One of my post retirement hobbies has been public speaking. My subject matter is pretty expected; Navy stuff, World War 2 history and of course Submarines in the Cold War. I’ve probably given hundreds of talks over the past sixteen years to all sizes of social and civic groups. But one of my favorite topics has been developed over the past ten years. Readiness. As a good submarine sailor, I pride myself for thinking about all of the situations I might find myself in during our routines and travels. Living in Western Michigan was a joy in some ways but also a challenge since we were right in the path…

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USS Pittsburgh SSN 720 Crew Visit to Pittsburgh April 6th 2016 Reply

Pittsburgh Pittsburgh_Pirates3
Greetings to all of my Pittsburgh PA area shipmates and friends.
The Captain and part of the crew of the USS Pittsburgh are arriving this Sunday evening for a official and non official visit to the city.
Wednesday afternoon and evening, there is a great way to honor the crew by attending a Meet and Greet Cash Bar Pre-game Party at the Atria in the PNC Complex at 4:30 P.M. followed by a Pirates Game at PNC Park.
Cost is $25.00 for the pre-game and $25.00 for the game.
This is a great opportunity to show support for our submarine and crew. Tickets are on a first come basis so please respond to John Caspero (Captain of the Pittsburgh Relief Crew) as soon as possible.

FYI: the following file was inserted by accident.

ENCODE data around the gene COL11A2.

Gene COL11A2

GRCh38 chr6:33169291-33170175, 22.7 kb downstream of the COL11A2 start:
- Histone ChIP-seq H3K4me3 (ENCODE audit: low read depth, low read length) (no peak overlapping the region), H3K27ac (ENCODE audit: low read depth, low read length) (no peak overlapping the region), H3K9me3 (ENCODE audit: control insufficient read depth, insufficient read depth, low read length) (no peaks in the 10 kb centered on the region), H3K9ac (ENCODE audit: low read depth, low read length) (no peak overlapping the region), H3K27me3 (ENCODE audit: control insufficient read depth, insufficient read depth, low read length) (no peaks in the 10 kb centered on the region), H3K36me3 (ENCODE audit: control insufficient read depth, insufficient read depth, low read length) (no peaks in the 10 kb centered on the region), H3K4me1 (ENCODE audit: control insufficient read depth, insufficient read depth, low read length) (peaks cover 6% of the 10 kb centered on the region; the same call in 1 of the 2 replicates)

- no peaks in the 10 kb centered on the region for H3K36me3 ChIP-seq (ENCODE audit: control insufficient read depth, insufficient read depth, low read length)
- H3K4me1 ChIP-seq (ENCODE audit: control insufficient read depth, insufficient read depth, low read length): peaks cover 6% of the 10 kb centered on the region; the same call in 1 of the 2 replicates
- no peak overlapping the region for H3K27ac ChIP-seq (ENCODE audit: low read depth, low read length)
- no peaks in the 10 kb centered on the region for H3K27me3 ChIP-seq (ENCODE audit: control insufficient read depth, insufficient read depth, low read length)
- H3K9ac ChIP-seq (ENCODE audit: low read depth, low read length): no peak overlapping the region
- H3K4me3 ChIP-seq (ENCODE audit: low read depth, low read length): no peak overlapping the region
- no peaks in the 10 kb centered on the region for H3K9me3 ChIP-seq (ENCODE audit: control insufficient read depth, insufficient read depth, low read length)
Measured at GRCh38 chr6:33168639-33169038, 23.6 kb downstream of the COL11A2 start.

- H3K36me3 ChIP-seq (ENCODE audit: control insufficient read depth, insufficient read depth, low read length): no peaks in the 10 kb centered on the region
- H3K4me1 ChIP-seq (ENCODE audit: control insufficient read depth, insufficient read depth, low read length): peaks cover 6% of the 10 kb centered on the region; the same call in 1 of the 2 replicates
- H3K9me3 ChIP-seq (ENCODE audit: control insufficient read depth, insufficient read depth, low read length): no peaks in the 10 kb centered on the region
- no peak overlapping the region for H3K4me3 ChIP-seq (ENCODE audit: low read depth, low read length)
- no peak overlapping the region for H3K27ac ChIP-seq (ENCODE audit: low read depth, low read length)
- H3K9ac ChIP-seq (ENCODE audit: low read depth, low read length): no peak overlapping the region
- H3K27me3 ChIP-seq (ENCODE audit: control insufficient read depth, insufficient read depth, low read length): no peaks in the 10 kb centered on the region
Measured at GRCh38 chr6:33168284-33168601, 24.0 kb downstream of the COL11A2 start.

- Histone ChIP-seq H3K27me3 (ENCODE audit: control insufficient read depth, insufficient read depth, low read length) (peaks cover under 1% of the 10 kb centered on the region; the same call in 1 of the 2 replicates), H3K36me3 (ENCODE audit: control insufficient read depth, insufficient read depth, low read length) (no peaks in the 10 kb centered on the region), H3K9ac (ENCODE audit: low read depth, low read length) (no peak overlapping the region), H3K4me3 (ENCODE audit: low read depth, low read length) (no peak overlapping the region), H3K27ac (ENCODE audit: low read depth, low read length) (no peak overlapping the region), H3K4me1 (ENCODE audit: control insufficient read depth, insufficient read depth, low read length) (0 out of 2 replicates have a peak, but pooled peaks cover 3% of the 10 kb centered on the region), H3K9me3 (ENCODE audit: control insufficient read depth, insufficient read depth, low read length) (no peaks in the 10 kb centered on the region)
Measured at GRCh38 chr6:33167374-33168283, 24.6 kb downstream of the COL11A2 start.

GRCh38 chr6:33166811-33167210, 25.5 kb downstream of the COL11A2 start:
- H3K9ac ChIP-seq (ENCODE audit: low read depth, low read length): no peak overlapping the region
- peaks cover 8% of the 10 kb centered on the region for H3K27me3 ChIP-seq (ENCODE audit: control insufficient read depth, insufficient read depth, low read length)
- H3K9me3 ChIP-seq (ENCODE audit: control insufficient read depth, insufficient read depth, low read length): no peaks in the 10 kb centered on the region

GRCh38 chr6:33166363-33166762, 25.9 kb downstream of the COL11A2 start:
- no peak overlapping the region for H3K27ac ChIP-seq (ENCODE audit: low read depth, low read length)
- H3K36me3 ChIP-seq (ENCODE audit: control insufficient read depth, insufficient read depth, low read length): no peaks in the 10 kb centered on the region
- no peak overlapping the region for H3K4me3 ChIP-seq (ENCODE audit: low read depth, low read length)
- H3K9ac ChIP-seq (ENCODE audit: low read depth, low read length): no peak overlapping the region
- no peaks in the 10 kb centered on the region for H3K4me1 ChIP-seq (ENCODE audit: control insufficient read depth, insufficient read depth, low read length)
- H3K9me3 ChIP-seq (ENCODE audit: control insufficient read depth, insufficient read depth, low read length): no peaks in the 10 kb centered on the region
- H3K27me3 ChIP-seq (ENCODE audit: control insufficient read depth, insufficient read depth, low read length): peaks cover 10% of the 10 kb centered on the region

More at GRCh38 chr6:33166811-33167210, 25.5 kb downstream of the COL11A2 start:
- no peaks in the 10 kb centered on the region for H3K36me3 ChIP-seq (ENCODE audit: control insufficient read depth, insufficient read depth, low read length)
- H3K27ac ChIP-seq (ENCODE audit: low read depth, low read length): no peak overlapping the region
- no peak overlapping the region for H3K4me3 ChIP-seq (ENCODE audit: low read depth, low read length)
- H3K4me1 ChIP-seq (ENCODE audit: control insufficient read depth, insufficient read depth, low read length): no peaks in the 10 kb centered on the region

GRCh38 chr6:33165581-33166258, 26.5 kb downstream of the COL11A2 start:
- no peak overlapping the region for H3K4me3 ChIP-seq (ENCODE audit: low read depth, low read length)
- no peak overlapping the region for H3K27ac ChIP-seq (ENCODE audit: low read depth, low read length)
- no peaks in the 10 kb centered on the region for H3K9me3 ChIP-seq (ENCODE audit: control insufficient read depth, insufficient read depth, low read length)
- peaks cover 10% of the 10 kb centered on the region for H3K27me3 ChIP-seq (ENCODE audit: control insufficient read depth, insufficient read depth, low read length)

RSVP to John Caspero
email: jfcaspero@verizon.net
or email me at bobmac711@live.com for more details
Note: You do not need to be a Navy veteran or former submariner. This is just a great way to pay a small tribute to real American heroes and spend a few hours with them watching a great American sport and team.
I hope to see you there
Bob MacPherson
aka theleansubmariner

Local teen selected to represent the U.S. Naval Sea Cadet Corps in Australia Reply

Pittsburgh Area Sea Cadet News

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Sea Cadet Chief Petty Officer Ian Sleigh is not your typical high school freshman. At barely 16, Chief Sleigh has already racked up a fairly impressive resume.  Starting at an early age he completed his first ship board training at age 11 in Buffalo, New York at the Buffalo Naval Park. Sleigh has also trained in Tactical Medicine, attended a Navy Submarine School, been to Petty Officer Leadership Academy and nearly a dozen other training evolutions in the past five years.
 
Sleigh was recently selected to participate in the Sea Cadet’s International Exchange Program in April. As of one of only two cadets selected, he will be heading to Australia in April to work alongside cadets from Canada, the United Kingdom, New Zealand, South Africa, and, of course, Australia. 
 
The program begins with a two day adventure camp at an Australian Naval Air Station which will include sailing, canoeing and shipboard/simulator activities.  Cadets will also visit the Darling Harbor Zoo, the Australian War Memorial and Sydney Maritime Museum as well as participating in the annual ANZAC Day parade.
 
The Pittsburgh Battalion Sea Cadet is currently the highest ranking cadet in the unit. He has over 40 cadets under his command. He was awarded the Navy League’s Theodore Roosevelt Youth Medal for outstanding Sea Cadet of the year for the Pittsburgh Battalion at the annual Navy League award dinner at the Pittsburgh Athletic Club on February 6th.